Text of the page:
In the account of the passion in Matthew, the crowd responds to Pilate’s declaration of innocence with the cry “His blood be on us and on our children!” (Matt 27:25). A curious irony is found here. In that the people here are taking on the responsibility for Christ’s death but do so in language that seems utterly Passoverish. And indeed, as it turns out Christ’s blood will be “on” them and their children. Just as the blood of the Passover lamb protected the families of Israel in Egypt from the angel of death, so also Christ’s blood will protect and save the very ones who shed it without regard for him.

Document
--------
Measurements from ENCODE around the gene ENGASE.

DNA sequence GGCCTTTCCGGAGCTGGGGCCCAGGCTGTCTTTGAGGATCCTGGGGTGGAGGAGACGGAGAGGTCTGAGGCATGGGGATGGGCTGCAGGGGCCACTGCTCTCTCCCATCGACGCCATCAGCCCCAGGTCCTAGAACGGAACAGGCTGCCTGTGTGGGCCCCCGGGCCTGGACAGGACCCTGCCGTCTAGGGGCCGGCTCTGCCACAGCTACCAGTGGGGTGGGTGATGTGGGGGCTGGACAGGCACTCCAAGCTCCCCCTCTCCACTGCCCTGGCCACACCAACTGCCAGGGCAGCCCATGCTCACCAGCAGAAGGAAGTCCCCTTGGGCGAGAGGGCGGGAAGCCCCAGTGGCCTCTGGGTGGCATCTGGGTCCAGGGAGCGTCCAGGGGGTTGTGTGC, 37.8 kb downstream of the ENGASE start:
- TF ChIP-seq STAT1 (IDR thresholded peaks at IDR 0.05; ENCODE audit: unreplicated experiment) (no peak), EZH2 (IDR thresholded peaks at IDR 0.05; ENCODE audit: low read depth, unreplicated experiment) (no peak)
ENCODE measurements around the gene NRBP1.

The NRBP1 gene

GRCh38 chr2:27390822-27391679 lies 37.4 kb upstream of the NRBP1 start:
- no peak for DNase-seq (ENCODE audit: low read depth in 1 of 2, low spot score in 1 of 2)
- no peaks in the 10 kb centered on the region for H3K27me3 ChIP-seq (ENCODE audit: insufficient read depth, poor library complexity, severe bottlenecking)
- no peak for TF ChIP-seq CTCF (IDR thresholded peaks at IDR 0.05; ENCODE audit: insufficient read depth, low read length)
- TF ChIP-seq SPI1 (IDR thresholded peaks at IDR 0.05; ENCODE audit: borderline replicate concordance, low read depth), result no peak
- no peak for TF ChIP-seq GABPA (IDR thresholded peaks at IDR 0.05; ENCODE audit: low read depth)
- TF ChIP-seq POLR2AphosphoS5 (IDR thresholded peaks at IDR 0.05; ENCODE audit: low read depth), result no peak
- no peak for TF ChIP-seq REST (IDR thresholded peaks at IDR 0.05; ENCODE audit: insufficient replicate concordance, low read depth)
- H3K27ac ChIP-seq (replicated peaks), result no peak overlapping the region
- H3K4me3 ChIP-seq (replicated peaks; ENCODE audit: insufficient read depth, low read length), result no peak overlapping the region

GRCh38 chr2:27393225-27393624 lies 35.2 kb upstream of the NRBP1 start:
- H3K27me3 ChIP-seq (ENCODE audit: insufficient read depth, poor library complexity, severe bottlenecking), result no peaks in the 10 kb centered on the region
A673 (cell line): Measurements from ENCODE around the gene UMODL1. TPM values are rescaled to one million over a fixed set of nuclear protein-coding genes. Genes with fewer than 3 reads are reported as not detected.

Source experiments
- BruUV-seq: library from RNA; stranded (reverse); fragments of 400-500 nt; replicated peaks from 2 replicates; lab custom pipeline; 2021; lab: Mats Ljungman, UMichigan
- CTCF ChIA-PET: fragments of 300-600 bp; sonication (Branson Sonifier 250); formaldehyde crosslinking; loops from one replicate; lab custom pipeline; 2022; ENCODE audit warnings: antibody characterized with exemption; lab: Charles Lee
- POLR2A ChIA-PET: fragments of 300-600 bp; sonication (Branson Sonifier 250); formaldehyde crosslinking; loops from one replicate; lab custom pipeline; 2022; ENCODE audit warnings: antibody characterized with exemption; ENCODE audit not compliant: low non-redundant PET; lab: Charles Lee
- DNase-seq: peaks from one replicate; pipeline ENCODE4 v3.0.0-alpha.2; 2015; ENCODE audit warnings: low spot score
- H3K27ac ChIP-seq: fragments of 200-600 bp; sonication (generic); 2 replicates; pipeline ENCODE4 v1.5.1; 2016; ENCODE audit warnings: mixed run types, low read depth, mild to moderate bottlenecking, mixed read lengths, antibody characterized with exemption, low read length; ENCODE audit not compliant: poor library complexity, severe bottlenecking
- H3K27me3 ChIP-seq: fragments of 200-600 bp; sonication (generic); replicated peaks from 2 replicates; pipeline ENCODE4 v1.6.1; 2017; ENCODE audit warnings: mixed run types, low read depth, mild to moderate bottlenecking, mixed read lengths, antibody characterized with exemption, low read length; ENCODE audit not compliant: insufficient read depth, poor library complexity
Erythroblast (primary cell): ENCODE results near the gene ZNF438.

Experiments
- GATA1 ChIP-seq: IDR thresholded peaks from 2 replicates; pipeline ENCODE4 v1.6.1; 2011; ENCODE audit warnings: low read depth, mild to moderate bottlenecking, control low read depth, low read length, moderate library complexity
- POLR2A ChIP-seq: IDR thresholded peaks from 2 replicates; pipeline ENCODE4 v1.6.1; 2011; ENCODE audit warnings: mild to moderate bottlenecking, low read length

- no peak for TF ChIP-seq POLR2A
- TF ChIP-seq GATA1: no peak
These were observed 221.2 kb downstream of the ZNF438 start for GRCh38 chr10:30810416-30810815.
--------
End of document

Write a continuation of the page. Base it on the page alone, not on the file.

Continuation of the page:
But it doesn’t stop there. With the giving of the Spirit at Pentecost and the attending proclamation of the gospel of the resurrection, Peter claims that “This promise is for you and your children” (Acts 2:39).
Here we see the ironic and futile nature of our resistance to Christ and the radical superabundance of God’s self-giving in response to our hatred and violence. We go out for blood, thoughtlessly throwing our children in with us. God responds to us by coming to us again, as our victim, with words of forgiveness and promise. Where we would condemn ourselves and our children, God continues to come again to us with promise, with the Spirit, with new, vivifying life.